This is Bear and Piggy, two Native American carved fetishes. A creative woman I know sent them as a gift to a friend. And as she packed them up in their box and thought about the trip they were about to make, she decided to write a story about this for the children in her family. Because she could not actually be with the children this year due to Covid, she printed up a little board book with the story accompanied by photographs of Bear and Piggy emerging from their box. This year we are all going to need to think outside of the box when it comes to the holidays. Many of us are used to doing the same things each year – getting together with the same relatives at the same place, in the same way. And these rituals are so comforting and so familiar that many of us are trying to figure out how we can continue them this year. But, really, does this make any sense? In many places Covid numbers are way up. They are higher than they were at the beginning of the pandemic; they are higher than they were during the summer. This year calls for creativity. And flexibility. One mom I know has made her garage into a playroom for her children and the occasional friend who comes over and she is thinking of setting up a dining room table there for Thanksgiving dinner – with the garage door open! Another parent I’ve talked to is going to forego eating Thanksgiving dinner with the extended family and is going to have a brief Thanksgiving get together with masks and social distancing – just long enough to give each family member a to-go turkey dinner in take out containers! So this year, whether you decide to write a children’s book and send it to the kids in your family, or eat in the garage, try not to let the old traditions tempt you into taking risks you really don’t want to take. Be flexible, be creative, and get out of YOUR box!
This is the first post by Wendy Lias, LSW. Wendy has a clinical background in child and adolescent mental health as well as the treatment of substance use disorders. Wendy lives in the suburbs of Philadelphia with her husband and her children, ages 5 and 2.
In light of the pandemic, The Center for Disease Control (CDC) has advised against traditional trick-or-treating this year. It’s strange to think that during a year when mask-wearing is a topic on everyone’s mind that we’re putting the kibosh on our only mask-wearing holiday. If you read Dr. Masur’s recent post on 2020, then you know that she reminded us that 2020 as year is not cancelled—and that includes Halloween. Let’s talk about how to incorporate some spooky spirit into your Halloween, even if you won’t be making it out to trick-or-treat this year.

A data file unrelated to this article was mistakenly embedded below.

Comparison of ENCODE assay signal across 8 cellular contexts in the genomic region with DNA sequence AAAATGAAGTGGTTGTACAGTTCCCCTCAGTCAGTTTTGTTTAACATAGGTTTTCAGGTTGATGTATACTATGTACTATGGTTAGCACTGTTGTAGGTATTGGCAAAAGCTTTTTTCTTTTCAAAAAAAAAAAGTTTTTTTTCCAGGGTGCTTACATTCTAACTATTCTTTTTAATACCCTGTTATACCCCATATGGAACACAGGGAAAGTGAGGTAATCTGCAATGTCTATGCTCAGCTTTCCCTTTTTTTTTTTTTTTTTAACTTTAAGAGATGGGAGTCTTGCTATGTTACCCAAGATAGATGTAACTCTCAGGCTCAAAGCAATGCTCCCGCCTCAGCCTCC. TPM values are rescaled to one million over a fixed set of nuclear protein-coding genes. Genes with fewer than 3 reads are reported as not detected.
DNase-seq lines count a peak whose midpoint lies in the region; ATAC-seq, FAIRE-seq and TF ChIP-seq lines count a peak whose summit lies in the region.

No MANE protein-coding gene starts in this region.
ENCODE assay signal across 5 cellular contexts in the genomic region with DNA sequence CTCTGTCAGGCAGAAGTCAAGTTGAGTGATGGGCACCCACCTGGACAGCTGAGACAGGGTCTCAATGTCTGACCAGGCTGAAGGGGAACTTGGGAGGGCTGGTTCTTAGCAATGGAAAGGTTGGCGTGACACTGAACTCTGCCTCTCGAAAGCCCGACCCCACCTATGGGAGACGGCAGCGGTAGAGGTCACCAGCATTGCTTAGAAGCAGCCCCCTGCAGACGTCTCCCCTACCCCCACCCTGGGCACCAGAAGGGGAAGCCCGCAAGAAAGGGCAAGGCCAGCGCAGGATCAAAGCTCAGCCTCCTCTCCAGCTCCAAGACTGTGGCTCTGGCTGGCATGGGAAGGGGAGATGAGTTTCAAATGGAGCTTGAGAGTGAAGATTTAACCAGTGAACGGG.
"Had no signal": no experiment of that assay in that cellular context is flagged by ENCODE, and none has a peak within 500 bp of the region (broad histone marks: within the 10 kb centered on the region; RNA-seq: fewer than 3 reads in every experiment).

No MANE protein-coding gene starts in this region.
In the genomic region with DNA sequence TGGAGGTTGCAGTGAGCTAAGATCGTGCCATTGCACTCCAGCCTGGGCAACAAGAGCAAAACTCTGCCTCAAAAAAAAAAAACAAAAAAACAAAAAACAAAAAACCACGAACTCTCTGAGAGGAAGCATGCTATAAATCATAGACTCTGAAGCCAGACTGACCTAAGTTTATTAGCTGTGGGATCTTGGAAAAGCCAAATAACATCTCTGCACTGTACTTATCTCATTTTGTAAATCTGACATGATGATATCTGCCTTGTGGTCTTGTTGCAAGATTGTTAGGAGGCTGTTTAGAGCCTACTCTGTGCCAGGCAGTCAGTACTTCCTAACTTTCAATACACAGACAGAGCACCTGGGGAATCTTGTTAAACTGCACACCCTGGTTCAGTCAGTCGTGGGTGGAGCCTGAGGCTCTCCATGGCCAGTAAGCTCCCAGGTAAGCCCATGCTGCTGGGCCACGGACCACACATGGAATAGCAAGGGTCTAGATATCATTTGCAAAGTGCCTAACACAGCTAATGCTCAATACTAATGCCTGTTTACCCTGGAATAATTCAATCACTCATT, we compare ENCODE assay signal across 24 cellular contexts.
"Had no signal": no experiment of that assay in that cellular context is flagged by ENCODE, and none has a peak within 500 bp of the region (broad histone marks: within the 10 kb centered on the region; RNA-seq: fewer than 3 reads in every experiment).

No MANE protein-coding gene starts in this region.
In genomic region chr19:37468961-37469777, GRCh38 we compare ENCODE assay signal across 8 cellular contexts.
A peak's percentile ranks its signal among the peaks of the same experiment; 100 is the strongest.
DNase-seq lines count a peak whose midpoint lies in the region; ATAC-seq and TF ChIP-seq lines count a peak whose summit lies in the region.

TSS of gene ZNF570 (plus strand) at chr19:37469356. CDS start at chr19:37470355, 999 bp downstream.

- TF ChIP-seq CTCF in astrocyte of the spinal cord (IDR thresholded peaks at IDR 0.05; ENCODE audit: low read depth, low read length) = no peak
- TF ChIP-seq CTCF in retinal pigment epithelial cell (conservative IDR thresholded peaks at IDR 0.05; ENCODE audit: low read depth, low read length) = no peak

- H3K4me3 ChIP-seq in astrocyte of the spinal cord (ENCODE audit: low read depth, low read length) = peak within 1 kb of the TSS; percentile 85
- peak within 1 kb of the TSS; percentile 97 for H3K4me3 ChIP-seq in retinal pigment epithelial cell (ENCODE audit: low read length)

HIT THE BOOKS
Whether you head to your local library or pull from your own book collection, there is plenty of fun Halloween-themed reading to be done with kids of all ages. The littlest listeners may enjoy the Halloween tales from popular book series like The Berenstain Bears, Arthur, Little Critter, and Clifford. There are no scares to be had on the pages of those books but they still manage to evoke the spirit of Halloween.
For those kids who would enjoy more of a spine-tingle, Tell Me a Scary Story…But Not Too Scary by the late, great Carl Reiner certainly fits the bill. The book is framed as the narrator telling a scary bedtime story. The narrator frequently interrupts the story to make sure it’s not getting too scary. This literary device provides the benefit of reminding the reader that the scares are only part of a story AND of reminding us the chills and thrills of the season are only fun as long as they’re fun for everyone.
If your young reader is ready for something in the chapter book variety, the Harry Potter series has some of popular culture’s favorite witches and wizards. The eponymous Septimus Heap series by Angie Sage also follows a young boy with extraordinary magical powers. Chris Colfer’s The Land of Stories series finds two modern-era children thrust into a world populated with familiar fairy tale characters. If you’re looking for an oldie but a goody, don’t discount Roald Dahl’s The Witches, as a source of spooky fun.